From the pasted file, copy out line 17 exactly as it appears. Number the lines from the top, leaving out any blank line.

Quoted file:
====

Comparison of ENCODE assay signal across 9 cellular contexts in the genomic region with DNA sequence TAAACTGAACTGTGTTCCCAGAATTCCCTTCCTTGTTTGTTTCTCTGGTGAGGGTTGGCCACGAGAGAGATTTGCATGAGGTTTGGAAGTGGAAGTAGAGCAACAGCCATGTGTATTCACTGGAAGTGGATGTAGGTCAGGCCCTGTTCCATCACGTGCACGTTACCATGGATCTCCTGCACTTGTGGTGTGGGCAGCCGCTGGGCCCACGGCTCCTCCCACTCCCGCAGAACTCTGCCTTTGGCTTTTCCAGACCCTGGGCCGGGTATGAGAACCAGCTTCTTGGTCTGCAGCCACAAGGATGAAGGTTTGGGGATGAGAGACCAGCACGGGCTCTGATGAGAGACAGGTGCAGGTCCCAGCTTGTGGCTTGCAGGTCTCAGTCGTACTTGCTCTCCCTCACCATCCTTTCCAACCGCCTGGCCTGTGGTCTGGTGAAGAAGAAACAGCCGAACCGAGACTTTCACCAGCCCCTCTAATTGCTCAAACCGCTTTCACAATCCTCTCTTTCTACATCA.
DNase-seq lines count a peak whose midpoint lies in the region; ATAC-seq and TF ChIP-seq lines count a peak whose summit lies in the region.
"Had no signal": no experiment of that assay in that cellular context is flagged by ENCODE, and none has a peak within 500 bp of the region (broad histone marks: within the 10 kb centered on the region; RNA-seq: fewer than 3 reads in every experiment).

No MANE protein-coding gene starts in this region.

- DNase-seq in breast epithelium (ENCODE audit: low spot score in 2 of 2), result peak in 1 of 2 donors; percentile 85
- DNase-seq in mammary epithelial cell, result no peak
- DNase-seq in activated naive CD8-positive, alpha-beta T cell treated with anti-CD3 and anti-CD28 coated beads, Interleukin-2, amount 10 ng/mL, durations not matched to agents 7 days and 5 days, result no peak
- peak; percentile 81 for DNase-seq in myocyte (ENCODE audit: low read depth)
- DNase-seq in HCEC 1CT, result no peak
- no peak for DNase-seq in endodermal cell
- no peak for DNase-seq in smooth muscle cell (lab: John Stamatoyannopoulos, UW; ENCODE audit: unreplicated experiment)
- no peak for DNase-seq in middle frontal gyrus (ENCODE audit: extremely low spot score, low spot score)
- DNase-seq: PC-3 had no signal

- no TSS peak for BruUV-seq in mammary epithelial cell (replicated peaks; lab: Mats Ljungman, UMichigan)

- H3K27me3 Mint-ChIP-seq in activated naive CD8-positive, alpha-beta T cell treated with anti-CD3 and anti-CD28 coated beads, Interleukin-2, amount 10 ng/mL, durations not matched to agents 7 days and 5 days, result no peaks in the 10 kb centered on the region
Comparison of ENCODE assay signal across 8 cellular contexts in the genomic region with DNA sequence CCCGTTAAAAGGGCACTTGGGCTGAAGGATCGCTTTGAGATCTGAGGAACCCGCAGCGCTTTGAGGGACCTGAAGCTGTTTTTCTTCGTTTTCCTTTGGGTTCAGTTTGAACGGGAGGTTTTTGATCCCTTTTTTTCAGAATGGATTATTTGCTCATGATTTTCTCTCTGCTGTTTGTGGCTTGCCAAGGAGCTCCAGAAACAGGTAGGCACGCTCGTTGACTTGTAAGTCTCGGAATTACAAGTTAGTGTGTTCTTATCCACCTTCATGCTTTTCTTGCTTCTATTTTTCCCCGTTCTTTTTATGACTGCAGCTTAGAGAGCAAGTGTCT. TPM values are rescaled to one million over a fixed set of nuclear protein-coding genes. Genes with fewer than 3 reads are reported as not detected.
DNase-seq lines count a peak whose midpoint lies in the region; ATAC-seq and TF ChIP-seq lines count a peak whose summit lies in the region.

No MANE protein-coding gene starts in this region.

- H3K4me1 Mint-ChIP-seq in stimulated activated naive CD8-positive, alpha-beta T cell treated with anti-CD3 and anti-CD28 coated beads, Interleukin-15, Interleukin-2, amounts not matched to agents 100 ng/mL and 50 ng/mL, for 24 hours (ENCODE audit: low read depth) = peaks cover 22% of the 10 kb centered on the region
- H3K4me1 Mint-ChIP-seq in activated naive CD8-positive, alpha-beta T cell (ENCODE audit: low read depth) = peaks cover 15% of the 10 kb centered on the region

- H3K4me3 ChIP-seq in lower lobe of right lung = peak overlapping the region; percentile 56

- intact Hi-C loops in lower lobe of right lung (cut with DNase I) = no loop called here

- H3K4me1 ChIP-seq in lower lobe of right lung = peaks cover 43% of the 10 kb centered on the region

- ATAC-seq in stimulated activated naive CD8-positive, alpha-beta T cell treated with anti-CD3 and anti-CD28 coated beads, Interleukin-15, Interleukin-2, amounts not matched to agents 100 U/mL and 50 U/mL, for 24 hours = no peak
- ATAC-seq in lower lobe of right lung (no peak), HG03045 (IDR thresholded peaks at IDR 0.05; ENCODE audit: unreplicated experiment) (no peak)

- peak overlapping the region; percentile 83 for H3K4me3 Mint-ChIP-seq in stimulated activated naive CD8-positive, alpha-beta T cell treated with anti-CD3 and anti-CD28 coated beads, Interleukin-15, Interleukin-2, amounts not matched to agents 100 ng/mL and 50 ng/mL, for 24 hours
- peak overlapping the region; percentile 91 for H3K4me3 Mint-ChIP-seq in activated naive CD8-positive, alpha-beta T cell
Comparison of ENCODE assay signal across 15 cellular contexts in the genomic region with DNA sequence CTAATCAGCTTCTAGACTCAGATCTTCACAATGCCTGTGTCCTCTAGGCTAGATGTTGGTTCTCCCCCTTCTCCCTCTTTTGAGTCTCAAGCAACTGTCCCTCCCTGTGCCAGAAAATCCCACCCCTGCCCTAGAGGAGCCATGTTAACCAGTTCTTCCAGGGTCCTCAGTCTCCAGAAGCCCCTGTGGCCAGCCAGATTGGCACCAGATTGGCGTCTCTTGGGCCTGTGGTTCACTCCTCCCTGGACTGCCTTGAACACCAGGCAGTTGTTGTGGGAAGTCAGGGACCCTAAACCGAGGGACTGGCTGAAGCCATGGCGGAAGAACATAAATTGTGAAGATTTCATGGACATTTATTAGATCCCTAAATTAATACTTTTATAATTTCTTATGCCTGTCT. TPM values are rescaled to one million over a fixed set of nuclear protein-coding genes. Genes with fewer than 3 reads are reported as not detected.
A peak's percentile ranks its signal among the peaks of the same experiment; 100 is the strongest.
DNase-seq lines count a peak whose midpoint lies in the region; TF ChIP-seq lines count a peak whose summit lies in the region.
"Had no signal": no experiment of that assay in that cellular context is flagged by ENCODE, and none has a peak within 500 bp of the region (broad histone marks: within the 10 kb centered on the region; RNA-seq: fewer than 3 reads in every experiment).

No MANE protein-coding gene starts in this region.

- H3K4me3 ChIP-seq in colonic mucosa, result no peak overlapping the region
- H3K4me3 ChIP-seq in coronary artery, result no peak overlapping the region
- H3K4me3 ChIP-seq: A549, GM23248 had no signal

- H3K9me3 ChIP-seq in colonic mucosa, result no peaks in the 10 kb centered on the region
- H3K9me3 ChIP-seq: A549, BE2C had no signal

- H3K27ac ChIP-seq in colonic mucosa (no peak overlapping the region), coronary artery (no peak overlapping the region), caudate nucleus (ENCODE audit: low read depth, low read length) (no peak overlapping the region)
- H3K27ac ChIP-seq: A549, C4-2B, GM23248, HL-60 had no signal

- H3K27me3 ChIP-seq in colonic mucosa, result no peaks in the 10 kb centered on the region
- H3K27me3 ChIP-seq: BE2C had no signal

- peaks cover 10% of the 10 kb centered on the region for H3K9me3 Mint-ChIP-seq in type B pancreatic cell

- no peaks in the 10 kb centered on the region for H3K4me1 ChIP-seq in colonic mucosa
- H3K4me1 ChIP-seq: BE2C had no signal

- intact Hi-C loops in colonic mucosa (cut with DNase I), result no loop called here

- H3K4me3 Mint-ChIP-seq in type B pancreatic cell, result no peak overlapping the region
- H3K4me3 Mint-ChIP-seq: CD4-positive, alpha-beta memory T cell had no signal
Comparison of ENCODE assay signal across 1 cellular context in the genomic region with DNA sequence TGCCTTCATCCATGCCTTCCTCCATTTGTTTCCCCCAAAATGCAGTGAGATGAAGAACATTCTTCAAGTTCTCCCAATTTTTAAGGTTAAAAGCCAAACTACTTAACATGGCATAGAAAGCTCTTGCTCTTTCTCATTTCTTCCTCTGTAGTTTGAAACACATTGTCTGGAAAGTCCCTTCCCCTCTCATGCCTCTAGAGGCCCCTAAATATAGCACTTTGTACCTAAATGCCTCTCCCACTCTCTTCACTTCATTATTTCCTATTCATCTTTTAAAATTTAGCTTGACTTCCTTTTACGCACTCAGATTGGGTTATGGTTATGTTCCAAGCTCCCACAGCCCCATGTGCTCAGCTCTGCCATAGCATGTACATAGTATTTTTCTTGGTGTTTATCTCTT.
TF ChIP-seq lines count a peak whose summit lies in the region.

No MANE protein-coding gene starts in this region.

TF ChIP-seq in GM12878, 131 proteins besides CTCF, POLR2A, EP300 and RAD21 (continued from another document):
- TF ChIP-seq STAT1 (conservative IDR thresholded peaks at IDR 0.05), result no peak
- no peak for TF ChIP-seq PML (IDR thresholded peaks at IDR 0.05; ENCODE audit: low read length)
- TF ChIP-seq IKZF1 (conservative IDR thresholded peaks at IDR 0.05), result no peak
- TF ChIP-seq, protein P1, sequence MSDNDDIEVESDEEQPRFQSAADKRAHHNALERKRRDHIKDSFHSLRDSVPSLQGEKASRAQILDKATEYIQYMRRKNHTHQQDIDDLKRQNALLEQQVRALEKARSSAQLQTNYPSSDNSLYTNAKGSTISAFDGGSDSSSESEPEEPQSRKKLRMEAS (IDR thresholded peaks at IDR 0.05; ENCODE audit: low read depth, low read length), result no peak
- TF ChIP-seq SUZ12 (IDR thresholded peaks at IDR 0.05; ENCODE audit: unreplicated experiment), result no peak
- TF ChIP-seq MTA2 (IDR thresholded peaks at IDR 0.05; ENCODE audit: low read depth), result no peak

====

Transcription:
DNase-seq lines count a peak whose midpoint lies in the region; ATAC-seq and TF ChIP-seq lines count a peak whose summit lies in the region.